Breath of the Wild looked for inspiration in games you'd never expect to see in a Zelda game (Minecraft, Dark Souls, The Witcher 3) and brought into being a chimera that radiates mystery and magic. Andromeda, on the other hand, lazily splices in the genes of BioWare's other franchises. In the months leading up to its release, many worried that Andromeda would simply take Dragon Age: Inquisition into space. They were right to be worried. The two games share uncannily similar landscapes and clusters of foes spread evenly across the map that listlessly stand around, waiting to be shot. Even Mass Effect's pitch perfect, lo-fi electronic soundtrack has been partially supplanted by the same swells of Wagnerian horns that accompanied your journies through Thedas. Worse, BioWare has also recycled the real time, passive quests it debuted in Star Wars: The Old Republic, once again forcing you to think of fantasy in your own life's hours.

What's missing most of all from Andromeda, though, is any genuine sense of exploration. In Andromeda, there are no indifferent gods to be found over the next hill, only more waypoints. Consequently, there's no reason to set off into uncharted territory because you know that a mission will send you there anyway. Andromeda has so little faith that you'll explore on your own that anything worth seeing in its cosmic wilds is clearly marked and integrated into some kind of quest chain. Scan these rocks, gather these plants. Even if it were possible to get lost in Andromeda, I can't imagine wanting to; no matter how gorgeous the game's vistas may be, they exist largely to be exhausted and, as a result, give off a sense of emptiness, not possibility. This would be a disaster for any open world, but for a game in which you supposedly play a "Pathfinder," it's fatal. Andromeda is a game about exploration that gives you no space or reason to explore.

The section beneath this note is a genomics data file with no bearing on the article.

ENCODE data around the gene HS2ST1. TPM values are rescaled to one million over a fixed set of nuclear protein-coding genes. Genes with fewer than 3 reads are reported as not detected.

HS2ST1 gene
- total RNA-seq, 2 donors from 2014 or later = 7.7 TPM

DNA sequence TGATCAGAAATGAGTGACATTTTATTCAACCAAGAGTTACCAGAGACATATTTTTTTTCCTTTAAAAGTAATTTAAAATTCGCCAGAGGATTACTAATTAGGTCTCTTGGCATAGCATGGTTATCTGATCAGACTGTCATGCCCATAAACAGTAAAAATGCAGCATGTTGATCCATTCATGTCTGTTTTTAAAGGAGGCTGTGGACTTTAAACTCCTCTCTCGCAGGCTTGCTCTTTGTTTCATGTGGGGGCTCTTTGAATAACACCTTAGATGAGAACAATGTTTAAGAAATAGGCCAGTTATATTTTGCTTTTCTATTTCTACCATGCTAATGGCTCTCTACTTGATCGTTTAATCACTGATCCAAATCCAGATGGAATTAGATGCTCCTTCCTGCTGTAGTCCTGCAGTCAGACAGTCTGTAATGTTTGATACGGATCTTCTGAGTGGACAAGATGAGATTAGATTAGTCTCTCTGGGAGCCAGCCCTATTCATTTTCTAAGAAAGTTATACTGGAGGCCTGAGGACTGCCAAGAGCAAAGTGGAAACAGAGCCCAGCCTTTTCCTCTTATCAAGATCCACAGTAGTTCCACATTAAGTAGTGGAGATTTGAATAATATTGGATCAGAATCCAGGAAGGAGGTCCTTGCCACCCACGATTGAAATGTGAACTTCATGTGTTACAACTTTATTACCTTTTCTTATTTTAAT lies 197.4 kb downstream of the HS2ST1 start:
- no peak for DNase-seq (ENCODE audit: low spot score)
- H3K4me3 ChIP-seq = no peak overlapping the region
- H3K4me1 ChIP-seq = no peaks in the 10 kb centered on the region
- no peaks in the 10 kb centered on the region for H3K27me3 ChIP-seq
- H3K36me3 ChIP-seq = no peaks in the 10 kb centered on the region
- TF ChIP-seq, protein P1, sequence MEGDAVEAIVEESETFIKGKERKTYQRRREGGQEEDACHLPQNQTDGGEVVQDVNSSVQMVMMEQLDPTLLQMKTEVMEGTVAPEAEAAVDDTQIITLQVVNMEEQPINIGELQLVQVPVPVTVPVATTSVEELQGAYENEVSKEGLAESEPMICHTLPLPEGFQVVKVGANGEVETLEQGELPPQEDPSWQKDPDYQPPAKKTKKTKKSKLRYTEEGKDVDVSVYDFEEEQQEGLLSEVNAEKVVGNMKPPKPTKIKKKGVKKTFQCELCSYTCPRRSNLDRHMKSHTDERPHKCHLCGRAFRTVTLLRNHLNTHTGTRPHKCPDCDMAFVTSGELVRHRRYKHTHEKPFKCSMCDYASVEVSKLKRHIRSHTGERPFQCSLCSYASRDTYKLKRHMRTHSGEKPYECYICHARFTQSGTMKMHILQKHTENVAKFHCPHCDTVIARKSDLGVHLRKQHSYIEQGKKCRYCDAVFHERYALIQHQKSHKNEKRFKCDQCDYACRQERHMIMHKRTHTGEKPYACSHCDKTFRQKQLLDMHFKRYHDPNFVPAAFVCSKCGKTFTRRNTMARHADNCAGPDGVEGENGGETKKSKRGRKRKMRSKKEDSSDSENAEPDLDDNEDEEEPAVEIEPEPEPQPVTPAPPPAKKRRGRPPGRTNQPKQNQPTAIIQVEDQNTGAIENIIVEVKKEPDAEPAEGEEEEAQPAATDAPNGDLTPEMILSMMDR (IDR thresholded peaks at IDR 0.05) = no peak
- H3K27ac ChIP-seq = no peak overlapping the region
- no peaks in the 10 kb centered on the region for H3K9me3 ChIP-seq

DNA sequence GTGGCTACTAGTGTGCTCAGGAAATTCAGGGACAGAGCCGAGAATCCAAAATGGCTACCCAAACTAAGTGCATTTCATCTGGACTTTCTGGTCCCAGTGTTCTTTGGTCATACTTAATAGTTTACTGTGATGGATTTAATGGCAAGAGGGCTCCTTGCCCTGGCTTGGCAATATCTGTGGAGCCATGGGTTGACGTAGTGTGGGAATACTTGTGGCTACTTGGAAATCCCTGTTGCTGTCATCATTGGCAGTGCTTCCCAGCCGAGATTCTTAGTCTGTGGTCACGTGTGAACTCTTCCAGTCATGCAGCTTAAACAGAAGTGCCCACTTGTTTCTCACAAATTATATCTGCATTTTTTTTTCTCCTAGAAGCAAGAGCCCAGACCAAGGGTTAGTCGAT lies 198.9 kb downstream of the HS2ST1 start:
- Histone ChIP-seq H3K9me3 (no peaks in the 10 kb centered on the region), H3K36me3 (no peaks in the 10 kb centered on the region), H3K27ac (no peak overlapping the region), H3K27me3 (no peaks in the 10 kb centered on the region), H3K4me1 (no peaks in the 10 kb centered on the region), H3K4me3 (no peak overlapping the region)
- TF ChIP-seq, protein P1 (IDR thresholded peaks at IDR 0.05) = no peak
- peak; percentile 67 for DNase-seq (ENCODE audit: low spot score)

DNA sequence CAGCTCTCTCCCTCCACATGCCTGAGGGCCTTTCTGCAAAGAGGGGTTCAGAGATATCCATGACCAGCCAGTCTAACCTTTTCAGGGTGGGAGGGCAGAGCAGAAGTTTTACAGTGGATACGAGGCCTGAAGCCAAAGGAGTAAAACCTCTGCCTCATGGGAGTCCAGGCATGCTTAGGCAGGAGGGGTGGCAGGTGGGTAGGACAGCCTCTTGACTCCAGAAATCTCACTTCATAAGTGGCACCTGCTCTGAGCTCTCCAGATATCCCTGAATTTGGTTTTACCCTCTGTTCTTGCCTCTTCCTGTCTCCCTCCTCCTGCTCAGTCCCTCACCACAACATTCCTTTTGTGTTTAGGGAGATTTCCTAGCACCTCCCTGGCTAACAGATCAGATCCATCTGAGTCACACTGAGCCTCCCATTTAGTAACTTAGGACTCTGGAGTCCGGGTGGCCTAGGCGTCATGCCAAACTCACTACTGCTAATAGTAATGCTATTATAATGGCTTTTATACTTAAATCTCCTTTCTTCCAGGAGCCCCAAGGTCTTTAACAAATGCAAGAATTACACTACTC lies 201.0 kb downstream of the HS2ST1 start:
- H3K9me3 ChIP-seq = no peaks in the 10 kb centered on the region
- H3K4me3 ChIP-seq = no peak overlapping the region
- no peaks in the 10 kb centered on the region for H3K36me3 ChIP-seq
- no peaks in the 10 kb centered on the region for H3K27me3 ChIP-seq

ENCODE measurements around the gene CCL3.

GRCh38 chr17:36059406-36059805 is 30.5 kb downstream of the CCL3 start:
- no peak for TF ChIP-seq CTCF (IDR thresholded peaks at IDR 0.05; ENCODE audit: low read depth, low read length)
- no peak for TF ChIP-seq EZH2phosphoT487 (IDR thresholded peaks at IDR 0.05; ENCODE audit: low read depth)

Sometime around the time you finish terraforming your first planet and you have a decent sense of what's to come, you're faced with a choice. Given Andromeda's obvious and accumulating failures, do you continue playing, or write the game off as a rare failure from BioWare? Given the mangled facial animations, terrible squad AI, paper-thin characters, and, above all, the absolute absence of any feeling of wonder, no one should be blamed for setting Andromeda aside. But if you, like the first wave of colonists to Andromeda, dig your heels in and resolve to make the best of it, Andromeda starts to improve quite a bit. As the game's emphasis starts to shift away from exploring new worlds to fortifying the outposts you've already settled, Andromeda begins to come into its own. This fits better with the endless litany of errands the game assigns, and captures the unglamorous work of building a home in a hostile place.

Eventually, you also start to forgive, or even reappraise, some of the game's most conspicuous faults. Maybe your first impressions of your companions weren't so fair after all. It's no fault of PeeBee that she's not Liara, and your opinion of her begins to improve at the moment you start to see her for her. As you hear more of your companion's backstories – Jaal's long lost love, Cora's sense of abandonment, etc. – and listen to their conversations during long drives across lonely planets, you start to suspect that they aren't as hollow inside as you once thought they were. You even start to look past some of the visual bugs. Maybe Ryder's uncomfortably wide smile is just another dimension of her awkwardness. Perhaps those slightly-too-large eyes are a sign of her childlike wonder, and not mere bungling from BioWare's animators.

To be sure, this is a form of bargaining, a desperate bid to see an imperfect game as better than it is. But, let's be frank – given its legacy, in what galaxy were you not going to be disappointed by Mass Effect: Andromeda?

Still, when nostalgia is cast aside, can you truthfully say that, back when you first met Commander Shepherd and the rest of them, they weren't all wracked by clichés that took two more games to overcome? Look back to the original Mass Effect, and you'll also see the genome of BioWare's early games – Knights of the Old Republic, Baldur's Gate, and even the sequel-less Jade Empire – as surely as you see the traces of The Old Republic and Dragon Age here. Maybe Andromeda isn't a betrayal of Mass Effect, but Mass Effect as it has always existed. Perhaps what you've been fighting after all is the need for Andromeda (and Andromeda) to conform to a dream that you had five (and six hundred years) ago.